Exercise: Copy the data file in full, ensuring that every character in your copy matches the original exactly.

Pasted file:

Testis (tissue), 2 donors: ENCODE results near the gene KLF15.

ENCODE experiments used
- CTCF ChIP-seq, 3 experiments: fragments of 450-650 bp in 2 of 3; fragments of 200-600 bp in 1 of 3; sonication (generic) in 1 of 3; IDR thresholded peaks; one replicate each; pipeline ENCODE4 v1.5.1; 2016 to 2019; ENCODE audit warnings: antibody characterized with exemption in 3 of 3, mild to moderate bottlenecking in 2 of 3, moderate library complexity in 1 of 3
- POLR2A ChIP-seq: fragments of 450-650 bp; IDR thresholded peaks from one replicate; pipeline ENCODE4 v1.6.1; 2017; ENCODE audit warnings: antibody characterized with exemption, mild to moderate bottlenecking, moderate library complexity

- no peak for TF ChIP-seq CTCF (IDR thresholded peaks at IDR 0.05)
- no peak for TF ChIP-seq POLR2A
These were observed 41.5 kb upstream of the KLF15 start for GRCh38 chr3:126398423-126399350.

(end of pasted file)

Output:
Testis (tissue), 2 donors: ENCODE results near the gene KLF15.

ENCODE experiments used
- CTCF ChIP-seq, 3 experiments: fragments of 450-650 bp in 2 of 3; fragments of 200-600 bp in 1 of 3; sonication (generic) in 1 of 3; IDR thresholded peaks; one replicate each; pipeline ENCODE4 v1.5.1; 2016 to 2019; ENCODE audit warnings: antibody characterized with exemption in 3 of 3, mild to moderate bottlenecking in 2 of 3, moderate library complexity in 1 of 3
- POLR2A ChIP-seq: fragments of 450-650 bp; IDR thresholded peaks from one replicate; pipeline ENCODE4 v1.6.1; 2017; ENCODE audit warnings: antibody characterized with exemption, mild to moderate bottlenecking, moderate library complexity

- no peak for TF ChIP-seq CTCF (IDR thresholded peaks at IDR 0.05)
- no peak for TF ChIP-seq POLR2A
These were observed 41.5 kb upstream of the KLF15 start for GRCh38 chr3:126398423-126399350.